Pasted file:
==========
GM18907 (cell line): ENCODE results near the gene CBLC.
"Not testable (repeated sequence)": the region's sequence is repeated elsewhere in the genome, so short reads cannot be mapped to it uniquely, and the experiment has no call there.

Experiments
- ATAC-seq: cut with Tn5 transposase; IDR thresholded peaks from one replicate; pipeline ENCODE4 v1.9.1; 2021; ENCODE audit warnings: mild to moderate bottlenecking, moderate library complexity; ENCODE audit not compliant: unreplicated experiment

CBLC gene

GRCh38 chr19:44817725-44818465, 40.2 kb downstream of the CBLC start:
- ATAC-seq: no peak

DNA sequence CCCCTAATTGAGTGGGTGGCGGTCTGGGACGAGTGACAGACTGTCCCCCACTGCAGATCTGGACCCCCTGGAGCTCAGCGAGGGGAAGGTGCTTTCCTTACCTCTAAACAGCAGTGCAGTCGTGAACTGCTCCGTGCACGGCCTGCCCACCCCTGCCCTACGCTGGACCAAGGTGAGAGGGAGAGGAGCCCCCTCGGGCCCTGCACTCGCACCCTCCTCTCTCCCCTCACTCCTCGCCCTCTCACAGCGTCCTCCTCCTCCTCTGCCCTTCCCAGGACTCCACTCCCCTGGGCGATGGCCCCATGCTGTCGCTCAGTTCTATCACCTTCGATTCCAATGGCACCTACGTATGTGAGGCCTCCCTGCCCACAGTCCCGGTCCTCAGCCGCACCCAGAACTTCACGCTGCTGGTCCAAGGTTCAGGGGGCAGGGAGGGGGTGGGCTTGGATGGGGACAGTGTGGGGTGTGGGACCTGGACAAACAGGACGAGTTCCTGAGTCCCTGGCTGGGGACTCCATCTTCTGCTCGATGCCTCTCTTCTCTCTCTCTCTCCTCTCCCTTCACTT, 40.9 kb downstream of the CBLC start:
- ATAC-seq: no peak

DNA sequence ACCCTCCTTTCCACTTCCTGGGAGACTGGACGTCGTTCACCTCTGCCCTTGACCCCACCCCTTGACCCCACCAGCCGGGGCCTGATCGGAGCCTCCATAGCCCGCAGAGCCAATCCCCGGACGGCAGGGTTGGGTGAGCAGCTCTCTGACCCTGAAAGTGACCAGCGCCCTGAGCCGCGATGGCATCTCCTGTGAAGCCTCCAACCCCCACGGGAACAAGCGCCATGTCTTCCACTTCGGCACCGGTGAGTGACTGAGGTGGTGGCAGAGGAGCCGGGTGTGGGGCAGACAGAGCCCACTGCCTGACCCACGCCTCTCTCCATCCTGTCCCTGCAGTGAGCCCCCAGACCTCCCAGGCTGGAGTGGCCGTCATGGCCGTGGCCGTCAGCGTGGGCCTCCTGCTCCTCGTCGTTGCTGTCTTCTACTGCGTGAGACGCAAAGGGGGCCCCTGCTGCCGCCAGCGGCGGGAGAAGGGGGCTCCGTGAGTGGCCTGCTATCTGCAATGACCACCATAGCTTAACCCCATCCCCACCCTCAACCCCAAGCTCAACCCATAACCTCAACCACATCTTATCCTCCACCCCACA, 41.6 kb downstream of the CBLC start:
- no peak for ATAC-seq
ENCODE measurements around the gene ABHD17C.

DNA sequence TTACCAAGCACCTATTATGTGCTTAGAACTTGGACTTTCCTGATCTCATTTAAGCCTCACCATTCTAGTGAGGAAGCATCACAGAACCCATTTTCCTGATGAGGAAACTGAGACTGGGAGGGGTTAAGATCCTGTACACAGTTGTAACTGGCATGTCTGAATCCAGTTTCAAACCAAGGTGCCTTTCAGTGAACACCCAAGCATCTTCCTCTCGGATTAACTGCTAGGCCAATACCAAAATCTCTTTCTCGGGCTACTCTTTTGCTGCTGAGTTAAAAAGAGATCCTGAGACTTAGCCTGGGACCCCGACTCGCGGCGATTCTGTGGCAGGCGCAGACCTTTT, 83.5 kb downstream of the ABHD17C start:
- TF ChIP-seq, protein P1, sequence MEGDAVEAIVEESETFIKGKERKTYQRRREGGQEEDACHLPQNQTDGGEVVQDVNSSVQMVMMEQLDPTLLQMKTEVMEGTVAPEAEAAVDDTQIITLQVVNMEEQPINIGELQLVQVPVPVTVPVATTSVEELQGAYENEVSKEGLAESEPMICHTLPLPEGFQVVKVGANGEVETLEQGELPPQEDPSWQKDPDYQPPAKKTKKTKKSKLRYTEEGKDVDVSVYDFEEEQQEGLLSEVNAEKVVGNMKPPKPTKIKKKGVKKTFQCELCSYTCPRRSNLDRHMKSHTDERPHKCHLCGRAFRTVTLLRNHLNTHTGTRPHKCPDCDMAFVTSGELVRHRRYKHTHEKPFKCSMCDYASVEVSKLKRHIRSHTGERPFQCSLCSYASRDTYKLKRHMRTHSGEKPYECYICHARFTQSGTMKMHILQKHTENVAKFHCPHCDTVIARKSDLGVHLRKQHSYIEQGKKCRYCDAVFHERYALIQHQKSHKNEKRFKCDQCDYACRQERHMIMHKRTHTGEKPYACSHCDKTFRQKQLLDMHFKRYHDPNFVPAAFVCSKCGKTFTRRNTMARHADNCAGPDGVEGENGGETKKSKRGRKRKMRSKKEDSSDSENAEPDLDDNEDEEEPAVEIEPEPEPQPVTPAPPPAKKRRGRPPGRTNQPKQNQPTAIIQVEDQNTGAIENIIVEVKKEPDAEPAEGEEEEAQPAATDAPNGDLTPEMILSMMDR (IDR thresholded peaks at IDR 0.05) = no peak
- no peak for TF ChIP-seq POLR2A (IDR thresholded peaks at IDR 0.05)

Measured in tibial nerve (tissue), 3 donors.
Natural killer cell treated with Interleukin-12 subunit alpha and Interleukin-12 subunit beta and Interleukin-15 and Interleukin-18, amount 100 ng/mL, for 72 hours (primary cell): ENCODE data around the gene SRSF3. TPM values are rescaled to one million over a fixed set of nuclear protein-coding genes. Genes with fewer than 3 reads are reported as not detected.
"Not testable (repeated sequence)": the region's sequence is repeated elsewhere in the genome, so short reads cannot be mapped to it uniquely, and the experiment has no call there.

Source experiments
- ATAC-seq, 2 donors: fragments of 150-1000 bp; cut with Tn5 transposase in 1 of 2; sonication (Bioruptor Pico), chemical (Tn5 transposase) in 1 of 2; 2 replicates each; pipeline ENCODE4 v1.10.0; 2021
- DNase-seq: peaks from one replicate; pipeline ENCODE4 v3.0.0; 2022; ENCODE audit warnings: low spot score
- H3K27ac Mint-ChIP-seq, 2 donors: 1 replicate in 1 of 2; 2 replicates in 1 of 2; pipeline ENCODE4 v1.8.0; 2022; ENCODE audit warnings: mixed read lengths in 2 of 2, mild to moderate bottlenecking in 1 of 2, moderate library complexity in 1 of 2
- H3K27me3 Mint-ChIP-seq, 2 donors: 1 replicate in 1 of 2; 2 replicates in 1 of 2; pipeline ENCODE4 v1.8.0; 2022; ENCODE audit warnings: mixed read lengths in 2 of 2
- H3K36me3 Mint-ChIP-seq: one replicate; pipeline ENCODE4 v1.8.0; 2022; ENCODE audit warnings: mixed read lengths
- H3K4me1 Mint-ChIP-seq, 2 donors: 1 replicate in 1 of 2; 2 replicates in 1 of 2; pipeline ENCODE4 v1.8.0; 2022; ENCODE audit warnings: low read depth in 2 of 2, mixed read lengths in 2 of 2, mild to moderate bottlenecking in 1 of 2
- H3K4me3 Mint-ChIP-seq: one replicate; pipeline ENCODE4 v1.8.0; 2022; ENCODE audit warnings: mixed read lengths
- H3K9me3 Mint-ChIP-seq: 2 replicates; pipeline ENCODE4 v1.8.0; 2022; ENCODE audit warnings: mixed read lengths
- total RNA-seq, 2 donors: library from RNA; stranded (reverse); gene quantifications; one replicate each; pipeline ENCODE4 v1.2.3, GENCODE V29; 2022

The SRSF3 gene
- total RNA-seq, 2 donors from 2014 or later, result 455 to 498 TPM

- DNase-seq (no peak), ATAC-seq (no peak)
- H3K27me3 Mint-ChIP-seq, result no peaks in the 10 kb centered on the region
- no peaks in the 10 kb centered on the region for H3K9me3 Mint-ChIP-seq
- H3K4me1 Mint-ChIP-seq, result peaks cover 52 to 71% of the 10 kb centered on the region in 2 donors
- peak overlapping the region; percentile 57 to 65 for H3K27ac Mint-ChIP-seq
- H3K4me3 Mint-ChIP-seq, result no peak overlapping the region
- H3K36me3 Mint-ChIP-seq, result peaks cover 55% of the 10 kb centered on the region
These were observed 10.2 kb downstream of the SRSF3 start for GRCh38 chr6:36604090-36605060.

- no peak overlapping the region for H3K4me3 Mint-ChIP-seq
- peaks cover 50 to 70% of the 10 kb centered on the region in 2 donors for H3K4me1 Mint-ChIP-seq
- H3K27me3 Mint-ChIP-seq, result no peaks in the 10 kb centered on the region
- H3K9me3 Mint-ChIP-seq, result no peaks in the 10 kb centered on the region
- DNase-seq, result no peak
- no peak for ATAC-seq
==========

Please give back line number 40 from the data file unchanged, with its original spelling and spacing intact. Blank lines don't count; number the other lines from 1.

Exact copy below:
- peaks cover 50 to 70% of the 10 kb centered on the region in 2 donors for H3K4me1 Mint-ChIP-seq